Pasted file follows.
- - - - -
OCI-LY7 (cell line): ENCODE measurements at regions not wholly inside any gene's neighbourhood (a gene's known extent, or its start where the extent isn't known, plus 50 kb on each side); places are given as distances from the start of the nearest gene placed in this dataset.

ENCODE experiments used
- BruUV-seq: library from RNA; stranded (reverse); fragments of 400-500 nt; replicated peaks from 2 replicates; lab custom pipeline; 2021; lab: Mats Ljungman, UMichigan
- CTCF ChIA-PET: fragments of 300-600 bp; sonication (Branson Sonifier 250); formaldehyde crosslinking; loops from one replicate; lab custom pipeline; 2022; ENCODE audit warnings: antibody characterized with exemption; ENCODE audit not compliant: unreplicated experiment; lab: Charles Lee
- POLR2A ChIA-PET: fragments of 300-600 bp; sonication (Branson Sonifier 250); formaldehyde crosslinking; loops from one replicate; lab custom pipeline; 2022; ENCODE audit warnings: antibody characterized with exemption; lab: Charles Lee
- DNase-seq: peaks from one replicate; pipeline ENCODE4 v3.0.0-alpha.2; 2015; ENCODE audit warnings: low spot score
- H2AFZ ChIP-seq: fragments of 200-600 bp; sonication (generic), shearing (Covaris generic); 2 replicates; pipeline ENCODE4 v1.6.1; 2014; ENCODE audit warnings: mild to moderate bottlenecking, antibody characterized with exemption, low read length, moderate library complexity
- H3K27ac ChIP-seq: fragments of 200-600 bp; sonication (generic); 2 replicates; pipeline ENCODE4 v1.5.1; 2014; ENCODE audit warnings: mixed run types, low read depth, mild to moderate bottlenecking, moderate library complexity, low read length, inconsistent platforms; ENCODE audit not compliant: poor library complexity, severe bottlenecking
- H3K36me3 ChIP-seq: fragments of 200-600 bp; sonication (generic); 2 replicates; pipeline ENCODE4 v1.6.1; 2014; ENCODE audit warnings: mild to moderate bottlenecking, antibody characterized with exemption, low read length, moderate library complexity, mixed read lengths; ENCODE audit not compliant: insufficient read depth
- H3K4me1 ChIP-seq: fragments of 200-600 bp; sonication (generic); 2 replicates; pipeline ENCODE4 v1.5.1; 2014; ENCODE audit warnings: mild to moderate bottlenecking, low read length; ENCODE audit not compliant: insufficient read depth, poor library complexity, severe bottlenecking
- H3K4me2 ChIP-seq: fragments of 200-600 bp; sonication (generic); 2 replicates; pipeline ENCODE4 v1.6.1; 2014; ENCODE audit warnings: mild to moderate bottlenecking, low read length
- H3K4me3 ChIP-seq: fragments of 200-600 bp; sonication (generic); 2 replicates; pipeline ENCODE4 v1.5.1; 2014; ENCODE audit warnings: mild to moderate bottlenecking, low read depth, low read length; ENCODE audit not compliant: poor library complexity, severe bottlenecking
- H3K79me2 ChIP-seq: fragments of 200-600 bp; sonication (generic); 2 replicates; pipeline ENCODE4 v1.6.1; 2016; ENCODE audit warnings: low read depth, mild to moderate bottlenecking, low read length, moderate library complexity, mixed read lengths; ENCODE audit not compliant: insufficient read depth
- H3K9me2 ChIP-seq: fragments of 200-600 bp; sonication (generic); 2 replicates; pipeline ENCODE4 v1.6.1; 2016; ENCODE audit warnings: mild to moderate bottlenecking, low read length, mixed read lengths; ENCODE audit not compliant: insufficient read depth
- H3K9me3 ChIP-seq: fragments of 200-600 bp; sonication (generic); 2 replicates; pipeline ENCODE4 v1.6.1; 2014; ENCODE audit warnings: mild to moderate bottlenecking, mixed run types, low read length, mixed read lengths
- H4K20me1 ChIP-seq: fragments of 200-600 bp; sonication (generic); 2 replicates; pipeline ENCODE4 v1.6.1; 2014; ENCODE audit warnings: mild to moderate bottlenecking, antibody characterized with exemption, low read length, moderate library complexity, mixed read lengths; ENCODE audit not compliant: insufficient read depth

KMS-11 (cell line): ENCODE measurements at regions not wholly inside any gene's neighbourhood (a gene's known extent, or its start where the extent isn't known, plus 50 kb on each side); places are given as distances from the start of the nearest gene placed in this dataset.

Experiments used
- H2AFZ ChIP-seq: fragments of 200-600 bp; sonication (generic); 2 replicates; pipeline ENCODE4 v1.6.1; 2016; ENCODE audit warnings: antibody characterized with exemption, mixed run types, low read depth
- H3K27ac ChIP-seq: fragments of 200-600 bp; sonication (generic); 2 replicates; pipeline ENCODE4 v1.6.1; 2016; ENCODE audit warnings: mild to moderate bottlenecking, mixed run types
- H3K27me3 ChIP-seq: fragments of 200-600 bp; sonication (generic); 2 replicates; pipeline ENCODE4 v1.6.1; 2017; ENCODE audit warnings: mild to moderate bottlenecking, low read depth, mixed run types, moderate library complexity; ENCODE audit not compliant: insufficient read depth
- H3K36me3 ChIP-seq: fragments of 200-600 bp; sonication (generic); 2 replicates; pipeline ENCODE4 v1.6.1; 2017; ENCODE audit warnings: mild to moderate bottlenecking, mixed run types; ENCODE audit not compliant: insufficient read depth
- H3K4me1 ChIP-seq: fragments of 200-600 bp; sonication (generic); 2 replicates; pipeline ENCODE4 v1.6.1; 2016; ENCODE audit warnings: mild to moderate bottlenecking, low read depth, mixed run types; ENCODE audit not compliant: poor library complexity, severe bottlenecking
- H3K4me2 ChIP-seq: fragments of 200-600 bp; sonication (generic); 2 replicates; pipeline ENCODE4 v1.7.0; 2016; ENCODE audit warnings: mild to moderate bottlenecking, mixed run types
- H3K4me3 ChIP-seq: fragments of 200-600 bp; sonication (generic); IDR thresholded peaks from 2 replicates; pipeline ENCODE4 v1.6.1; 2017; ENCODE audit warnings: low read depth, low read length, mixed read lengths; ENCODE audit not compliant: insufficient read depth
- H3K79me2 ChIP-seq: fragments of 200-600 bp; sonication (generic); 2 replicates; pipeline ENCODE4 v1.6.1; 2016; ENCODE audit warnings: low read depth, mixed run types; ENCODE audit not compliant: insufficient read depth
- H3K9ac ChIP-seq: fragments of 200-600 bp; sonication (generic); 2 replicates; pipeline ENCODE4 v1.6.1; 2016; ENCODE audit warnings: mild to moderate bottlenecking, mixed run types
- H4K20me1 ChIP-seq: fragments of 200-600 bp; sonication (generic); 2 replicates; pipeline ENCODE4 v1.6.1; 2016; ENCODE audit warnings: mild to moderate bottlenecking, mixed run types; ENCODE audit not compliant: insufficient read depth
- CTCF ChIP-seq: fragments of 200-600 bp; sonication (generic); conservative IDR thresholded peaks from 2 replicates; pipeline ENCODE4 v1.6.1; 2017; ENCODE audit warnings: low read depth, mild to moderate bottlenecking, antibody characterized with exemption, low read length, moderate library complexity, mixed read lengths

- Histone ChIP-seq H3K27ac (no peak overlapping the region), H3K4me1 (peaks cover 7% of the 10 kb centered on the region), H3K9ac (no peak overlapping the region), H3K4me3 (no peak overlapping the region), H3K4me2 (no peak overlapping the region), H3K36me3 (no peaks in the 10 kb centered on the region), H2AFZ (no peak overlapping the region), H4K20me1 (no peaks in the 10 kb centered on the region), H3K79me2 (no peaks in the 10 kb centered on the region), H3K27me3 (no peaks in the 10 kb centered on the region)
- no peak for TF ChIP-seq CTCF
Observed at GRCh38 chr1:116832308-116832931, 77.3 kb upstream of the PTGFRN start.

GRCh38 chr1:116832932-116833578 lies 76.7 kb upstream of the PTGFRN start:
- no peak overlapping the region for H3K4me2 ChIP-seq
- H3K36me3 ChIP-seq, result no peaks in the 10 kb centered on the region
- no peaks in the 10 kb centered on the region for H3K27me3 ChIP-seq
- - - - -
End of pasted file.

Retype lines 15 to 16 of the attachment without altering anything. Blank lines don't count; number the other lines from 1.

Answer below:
- H3K9me3 ChIP-seq: fragments of 200-600 bp; sonication (generic); 2 replicates; pipeline ENCODE4 v1.6.1; 2014; ENCODE audit warnings: mild to moderate bottlenecking, mixed run types, low read length, mixed read lengths
- H4K20me1 ChIP-seq: fragments of 200-600 bp; sonication (generic); 2 replicates; pipeline ENCODE4 v1.6.1; 2014; ENCODE audit warnings: mild to moderate bottlenecking, antibody characterized with exemption, low read length, moderate library complexity, mixed read lengths; ENCODE audit not compliant: insufficient read depth